Once upon a time there was a young man by the name of Clarence Elias. He had a wonderful career in the fields of geology and civil engineering, playing his role as draftsman, cartographer and photographer and, in later years as writer, programmer and manager. He spent his career solving other people's problems - to their deadlines, on their budgets and to their standards of excellence.
On Clarence's 60th birthday he retired. Free at last! Now he could solve his problems, to his deadlines, on his budget and to his standard of excellence. Only thing was, he didn't have any problems! Ah, the nights poor Clarence lay awake, tossing and turning, trying to come up with a problem.
And then, in the wee hours of a cold and frosty morning he had it! Why not fabricate a motorcycle? Yes! A Harley-Davidson! Of course, it would have to be a bit smaller than his Harley Road King because his shop was so small. How about 50%? Yeah, that sounded about right. And what about equipment? Well, he had an old belt drive lathe, a gas welder, a drill press and a good vise. That should suffice.
Now, Clarence knew virtually nothing about working with metal and therein lay the intrigue - to start with no knowledge and no skill, a tiny budget, no plan and no time constraints. Wow!
The project is coming along quite nicely, but at a snail's pace, constantly interrupted by extended road trips on his Harley, by friends who stop in for coffee, or by the spontaneous need to create a home page. The project has grown to include three little hogs; a Road King just like his, a police bike and a butt-kickin', bad ass chopper with an attitude problem that he has christened "Captain Canada".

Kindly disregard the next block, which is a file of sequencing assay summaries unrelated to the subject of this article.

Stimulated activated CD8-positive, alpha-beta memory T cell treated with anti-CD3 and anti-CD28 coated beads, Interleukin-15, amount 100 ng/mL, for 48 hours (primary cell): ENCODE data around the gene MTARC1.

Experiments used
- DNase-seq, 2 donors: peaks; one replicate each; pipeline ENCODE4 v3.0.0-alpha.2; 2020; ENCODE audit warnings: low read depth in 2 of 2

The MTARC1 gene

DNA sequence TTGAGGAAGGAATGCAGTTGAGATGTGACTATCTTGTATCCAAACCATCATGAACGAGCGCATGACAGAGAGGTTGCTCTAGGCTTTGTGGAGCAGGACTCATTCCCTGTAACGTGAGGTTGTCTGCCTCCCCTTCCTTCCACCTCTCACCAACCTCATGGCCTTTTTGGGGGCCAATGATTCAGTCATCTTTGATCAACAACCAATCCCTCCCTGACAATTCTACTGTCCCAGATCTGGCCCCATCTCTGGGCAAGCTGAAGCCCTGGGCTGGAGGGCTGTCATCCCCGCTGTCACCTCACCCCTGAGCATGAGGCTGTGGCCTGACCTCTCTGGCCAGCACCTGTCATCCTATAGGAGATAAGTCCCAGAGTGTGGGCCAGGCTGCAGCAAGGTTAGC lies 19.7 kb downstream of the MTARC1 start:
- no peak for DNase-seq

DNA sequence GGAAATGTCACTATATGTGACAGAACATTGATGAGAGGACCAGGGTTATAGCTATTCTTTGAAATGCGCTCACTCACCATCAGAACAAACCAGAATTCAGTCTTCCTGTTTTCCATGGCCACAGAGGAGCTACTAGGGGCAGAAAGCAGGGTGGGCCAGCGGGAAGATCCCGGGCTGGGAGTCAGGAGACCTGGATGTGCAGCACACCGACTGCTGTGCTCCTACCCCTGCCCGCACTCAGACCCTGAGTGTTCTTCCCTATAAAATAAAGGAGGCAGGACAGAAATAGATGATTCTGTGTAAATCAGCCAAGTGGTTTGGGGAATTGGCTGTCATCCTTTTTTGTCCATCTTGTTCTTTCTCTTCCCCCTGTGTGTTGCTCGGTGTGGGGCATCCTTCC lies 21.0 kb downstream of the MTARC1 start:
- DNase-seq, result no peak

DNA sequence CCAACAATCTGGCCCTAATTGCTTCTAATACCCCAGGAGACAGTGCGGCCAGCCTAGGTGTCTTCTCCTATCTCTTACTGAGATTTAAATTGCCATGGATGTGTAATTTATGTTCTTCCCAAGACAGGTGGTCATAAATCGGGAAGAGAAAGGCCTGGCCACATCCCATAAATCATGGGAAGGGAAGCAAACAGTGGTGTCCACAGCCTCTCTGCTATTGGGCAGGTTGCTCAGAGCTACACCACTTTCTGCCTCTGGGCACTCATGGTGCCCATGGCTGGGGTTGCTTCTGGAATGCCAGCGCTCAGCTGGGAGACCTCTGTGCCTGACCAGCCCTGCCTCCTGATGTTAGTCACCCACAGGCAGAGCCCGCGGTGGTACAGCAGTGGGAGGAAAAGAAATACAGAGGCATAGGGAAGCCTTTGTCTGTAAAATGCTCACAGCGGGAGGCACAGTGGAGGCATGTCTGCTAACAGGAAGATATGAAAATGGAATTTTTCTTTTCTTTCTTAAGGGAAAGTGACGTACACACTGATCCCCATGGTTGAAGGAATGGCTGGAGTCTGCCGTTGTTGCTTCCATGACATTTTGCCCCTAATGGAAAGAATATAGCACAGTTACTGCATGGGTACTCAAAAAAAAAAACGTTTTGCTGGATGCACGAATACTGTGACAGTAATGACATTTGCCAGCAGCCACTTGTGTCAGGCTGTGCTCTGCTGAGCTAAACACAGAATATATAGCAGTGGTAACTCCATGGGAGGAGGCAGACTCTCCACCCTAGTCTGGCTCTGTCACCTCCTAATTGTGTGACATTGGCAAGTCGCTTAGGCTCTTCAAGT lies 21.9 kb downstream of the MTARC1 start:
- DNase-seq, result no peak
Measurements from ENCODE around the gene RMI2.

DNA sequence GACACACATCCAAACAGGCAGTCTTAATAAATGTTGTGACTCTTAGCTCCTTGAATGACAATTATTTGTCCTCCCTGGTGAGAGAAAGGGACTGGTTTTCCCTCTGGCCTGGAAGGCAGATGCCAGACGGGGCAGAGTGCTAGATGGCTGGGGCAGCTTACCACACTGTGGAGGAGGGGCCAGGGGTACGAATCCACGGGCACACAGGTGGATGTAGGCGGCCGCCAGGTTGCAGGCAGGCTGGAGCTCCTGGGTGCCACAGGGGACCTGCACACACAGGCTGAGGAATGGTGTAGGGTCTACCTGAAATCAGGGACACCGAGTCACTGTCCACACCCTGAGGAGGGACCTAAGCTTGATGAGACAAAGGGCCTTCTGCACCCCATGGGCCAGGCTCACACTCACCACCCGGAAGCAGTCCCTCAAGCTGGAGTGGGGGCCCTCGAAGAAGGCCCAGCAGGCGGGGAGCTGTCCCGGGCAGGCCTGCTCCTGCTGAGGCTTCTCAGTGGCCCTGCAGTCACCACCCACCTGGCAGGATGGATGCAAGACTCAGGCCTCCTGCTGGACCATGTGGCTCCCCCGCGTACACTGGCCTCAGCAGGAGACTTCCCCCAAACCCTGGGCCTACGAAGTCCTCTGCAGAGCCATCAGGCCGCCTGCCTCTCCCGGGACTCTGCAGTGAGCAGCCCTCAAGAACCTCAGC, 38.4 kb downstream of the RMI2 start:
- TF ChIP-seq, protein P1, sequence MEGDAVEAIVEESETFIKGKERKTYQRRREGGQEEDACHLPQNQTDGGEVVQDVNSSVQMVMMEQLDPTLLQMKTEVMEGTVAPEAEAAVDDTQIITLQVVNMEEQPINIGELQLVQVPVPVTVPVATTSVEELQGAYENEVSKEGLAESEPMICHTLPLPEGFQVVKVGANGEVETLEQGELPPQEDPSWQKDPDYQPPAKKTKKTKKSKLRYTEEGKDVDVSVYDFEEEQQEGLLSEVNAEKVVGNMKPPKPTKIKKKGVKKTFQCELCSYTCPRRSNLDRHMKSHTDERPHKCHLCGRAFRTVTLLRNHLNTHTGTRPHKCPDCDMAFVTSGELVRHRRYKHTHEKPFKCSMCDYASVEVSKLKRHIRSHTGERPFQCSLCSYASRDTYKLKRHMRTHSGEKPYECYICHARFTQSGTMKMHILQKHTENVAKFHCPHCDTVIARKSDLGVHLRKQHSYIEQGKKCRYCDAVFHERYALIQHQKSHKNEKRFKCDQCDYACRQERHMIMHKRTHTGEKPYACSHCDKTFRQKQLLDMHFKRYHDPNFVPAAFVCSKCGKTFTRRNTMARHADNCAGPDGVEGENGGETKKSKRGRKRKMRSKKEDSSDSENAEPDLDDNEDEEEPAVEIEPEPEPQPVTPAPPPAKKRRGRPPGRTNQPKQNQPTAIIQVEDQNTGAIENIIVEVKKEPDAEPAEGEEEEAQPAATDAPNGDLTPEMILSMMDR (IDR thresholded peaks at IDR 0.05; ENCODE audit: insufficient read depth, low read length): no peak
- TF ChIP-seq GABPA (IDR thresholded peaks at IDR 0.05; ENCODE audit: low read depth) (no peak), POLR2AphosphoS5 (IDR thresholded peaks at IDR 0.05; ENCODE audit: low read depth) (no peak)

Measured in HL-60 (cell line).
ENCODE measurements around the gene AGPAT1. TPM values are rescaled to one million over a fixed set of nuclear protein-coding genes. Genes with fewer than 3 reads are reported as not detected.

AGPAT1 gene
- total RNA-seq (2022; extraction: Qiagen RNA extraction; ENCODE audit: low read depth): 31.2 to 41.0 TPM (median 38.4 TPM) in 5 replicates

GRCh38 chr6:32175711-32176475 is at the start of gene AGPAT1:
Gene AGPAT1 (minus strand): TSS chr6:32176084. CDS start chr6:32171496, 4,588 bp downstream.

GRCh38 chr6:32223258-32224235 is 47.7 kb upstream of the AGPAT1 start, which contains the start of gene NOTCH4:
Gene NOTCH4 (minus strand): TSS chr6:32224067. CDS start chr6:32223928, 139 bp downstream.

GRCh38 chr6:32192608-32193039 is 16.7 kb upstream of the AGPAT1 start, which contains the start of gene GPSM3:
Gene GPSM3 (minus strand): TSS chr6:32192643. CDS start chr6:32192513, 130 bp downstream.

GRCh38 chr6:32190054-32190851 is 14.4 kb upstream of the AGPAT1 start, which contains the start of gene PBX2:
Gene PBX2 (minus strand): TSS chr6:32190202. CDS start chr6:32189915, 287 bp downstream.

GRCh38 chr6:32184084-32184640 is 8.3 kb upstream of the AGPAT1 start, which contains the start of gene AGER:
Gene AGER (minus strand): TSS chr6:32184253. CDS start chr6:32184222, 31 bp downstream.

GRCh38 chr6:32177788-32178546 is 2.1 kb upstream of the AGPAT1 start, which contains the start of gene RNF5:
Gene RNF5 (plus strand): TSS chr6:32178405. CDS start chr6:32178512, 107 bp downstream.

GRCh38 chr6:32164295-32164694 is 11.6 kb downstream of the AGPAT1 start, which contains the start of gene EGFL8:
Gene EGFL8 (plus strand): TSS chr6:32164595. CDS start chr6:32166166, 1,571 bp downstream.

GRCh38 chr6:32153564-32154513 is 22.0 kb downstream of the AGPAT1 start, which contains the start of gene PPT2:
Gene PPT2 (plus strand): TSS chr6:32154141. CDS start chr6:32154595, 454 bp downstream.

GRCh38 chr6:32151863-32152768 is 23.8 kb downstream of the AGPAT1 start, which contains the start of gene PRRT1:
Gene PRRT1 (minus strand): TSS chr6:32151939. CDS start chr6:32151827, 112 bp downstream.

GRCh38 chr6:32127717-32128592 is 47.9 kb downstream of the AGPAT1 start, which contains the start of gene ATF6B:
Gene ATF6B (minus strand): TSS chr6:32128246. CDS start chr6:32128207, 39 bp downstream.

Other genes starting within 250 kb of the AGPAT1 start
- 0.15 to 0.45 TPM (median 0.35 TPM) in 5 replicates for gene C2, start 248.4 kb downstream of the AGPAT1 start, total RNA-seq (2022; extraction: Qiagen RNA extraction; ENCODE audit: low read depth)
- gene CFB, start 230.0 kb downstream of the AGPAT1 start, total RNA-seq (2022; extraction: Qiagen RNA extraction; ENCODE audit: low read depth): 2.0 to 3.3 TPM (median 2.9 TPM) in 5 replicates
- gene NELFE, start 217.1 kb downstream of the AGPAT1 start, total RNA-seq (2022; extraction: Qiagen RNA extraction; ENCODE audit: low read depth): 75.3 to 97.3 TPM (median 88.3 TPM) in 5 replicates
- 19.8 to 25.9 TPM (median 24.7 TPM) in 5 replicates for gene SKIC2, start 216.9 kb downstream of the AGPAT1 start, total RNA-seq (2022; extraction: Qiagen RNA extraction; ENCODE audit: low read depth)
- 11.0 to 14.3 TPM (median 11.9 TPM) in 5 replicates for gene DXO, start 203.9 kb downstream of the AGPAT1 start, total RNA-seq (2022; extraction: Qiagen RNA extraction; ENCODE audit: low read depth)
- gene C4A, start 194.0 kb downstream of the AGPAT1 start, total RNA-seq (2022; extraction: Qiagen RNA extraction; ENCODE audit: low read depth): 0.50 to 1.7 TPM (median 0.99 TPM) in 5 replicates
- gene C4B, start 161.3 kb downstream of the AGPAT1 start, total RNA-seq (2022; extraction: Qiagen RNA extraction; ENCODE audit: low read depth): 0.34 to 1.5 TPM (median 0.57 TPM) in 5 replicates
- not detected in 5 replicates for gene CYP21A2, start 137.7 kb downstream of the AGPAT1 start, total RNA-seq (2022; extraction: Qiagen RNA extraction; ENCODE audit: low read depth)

No detailed plan has been made and the precise outcome wasn't really clear at the outset. It still isn't. The three little hogs will not be accurate scale models, rather caricatures but retaining reasonably accurate proportions. Component design normally happens with a pencil on the back of a pack of smokes. When the component is complete and has been tested, Clarence backwards engineers it and makes an AutoCad drawing. When (if) the three little hogs are finished he will have a complete set of shop drawings.
A great deal of Clarence's time is spent designing and building tools. At this point he has constructed from scraps a variety of "Rube Goldberg" type machines. Since his exposure to The Metalworking Group he has learned that home-built machinery is not necessarily ugly. In trying to rise to the quality standards of this august body of craftsmen he has started putting a bit more effort into making his machines look and behave like a finished product. If you'd like to see them, view the pictures under Apparati or check out the items under 'Other Stuff".
The exciting aspect of designing and building your own tools is that they don't come with an operator's manual. Once you've built them you have to figure out how to use them.
If you find this tale of interest, Clarence would like to hear from you at firstname.lastname@example.org. Meanwhile, have a look at the photos in Hog Pix and in Apparati. And don't forget to make your Canada Pension contribution - Clarence needs the money!
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